Having a baby changes everything about life, and I mean everything. When you get up, when you go to bed, even how you sleep. I could sleep through anything before Bren was born. I could, and did, sleep through a fireworks show. Now I wake up if there is a noise in his room. Even if you talk to other parents and do research and plan everything out, everything you think you know will be wrong. It is different for every person and family so there is no way to anticipate the changes or explain them in three pages on the internet. Sometimes the change starts with your child but then takes on a life of its own.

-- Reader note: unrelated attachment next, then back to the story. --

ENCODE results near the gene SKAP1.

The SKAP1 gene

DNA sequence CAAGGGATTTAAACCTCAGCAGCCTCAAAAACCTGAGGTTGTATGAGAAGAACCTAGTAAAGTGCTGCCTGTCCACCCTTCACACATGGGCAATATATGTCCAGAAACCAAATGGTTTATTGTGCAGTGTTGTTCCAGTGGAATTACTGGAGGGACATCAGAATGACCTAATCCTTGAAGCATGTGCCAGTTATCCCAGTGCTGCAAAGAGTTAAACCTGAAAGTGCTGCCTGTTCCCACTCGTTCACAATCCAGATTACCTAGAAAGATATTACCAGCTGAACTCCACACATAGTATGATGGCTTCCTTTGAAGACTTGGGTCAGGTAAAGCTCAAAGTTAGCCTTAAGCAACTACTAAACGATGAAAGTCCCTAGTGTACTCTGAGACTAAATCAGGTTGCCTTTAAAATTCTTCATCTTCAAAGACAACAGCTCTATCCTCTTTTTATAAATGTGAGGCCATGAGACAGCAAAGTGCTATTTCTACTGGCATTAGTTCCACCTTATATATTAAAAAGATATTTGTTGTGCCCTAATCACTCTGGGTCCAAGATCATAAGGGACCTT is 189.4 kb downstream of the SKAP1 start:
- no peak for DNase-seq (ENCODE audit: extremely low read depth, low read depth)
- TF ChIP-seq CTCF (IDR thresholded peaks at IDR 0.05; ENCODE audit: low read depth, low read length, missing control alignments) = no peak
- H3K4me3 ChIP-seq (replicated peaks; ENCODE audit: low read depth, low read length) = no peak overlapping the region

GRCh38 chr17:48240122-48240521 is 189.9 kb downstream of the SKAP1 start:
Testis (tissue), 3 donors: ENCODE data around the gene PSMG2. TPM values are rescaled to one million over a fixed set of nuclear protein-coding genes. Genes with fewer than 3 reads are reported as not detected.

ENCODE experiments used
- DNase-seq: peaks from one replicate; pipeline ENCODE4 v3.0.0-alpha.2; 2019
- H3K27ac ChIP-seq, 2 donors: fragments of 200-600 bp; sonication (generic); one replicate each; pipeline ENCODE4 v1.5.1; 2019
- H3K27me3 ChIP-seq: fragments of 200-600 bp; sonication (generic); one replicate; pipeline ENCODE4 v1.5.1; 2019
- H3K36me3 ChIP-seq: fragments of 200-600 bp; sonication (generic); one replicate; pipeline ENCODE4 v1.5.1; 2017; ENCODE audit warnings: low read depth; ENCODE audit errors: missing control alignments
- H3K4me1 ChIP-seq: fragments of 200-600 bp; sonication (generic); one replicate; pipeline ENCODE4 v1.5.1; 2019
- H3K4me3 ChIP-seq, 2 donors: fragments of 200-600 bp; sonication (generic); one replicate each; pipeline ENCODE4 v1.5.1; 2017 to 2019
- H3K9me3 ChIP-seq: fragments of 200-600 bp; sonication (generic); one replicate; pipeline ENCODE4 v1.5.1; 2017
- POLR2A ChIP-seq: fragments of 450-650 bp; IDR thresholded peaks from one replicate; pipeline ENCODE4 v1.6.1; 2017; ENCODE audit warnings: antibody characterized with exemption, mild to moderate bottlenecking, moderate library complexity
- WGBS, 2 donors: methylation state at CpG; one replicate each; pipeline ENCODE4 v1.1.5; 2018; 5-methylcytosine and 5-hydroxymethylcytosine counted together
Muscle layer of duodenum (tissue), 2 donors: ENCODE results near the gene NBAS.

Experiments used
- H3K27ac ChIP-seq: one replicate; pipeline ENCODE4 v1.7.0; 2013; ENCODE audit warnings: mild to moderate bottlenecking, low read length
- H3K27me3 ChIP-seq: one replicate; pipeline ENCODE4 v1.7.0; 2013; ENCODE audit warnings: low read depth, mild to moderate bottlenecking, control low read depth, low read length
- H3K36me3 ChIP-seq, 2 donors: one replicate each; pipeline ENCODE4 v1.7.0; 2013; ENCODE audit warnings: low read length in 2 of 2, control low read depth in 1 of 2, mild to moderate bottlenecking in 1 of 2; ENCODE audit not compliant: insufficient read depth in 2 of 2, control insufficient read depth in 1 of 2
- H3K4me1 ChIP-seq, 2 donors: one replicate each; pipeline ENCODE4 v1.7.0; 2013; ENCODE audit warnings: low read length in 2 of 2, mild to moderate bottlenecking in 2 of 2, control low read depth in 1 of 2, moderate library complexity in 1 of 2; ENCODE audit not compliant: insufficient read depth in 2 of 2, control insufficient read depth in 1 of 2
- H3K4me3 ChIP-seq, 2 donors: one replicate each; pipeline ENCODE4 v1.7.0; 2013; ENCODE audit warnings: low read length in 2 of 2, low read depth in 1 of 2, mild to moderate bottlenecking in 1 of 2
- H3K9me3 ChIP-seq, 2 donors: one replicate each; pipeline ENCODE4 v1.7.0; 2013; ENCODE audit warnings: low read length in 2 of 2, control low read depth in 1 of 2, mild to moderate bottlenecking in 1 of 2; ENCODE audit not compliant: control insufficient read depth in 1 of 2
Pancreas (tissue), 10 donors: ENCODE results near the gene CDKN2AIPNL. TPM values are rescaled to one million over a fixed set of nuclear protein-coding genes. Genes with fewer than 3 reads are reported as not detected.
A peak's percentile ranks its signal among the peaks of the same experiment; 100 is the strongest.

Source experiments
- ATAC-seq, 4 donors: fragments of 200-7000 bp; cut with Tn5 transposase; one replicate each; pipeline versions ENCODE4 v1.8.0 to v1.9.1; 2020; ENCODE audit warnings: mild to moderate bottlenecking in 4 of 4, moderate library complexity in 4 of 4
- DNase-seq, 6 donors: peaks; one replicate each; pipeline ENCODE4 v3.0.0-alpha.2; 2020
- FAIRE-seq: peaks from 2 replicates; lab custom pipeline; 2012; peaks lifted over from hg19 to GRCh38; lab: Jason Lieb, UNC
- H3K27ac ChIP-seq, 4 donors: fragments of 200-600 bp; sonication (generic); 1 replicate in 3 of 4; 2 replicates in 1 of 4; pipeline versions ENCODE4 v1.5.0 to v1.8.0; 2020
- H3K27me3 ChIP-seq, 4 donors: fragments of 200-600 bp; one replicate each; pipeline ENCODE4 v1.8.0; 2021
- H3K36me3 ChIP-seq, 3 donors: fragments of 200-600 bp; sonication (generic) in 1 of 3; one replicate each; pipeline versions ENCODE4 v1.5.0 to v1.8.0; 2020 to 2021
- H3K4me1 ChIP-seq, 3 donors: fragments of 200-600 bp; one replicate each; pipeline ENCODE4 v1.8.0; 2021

The first thing I changed once Brennen made his arrival was to quit smoking. I had tried off and on for years and had even taken prescription medication to quit. I had tried cold turkey, the patch and the gum. I had even thought about being hypnotized. Nothing worked. The only think trying to quit had taught me is that you have to want to quit. I didn’t want to. I loved smoking. I still dream about smoking, even now three years later. I walk by people smoking outside so I can smell the smoke. Once he was born though things had to change. I wouldn’t quit for myself, but I could for him. This wasn’t driven by some desire to keep him away from second hand smoke. I always smoked outside and didn’t smoke around Katie once she was pregnant. It was driven by another thought. I had many friends who smoked and most of them had something in common with each other. Almost all of them had a parent that smoked. A small minority of my smoking friends had parents who didn’t currently smoke, but even most of them had a parent who used to smoke at one time. That can’t be a coincidence. I don’t know if it shows a genetic predisposition to smoking, or if it just creates an atmosphere where smoking is somewhat condoned. I do know that thinking about this is what motivated me to quit. Yes, I will admit to smoking if Brennen ever asks me about it. I will tell him how hellacious it was to stop smoking and how I never want him to have to go through that. None of it may even matter, but I am doing what I can by quitting. I think that my generation is the first to be able to make these choices. I know my father quit smoking when I was a child and I have always admired him for it, but I think this generation can break the cycle because smoking isn’t as socially acceptable anymore. Fewer and fewer people are doing it and the cost of the habit is prohibitive these days. I hope that by the time that Brennen is old enough to be exposed to smoking it just won’t be prevalent anymore.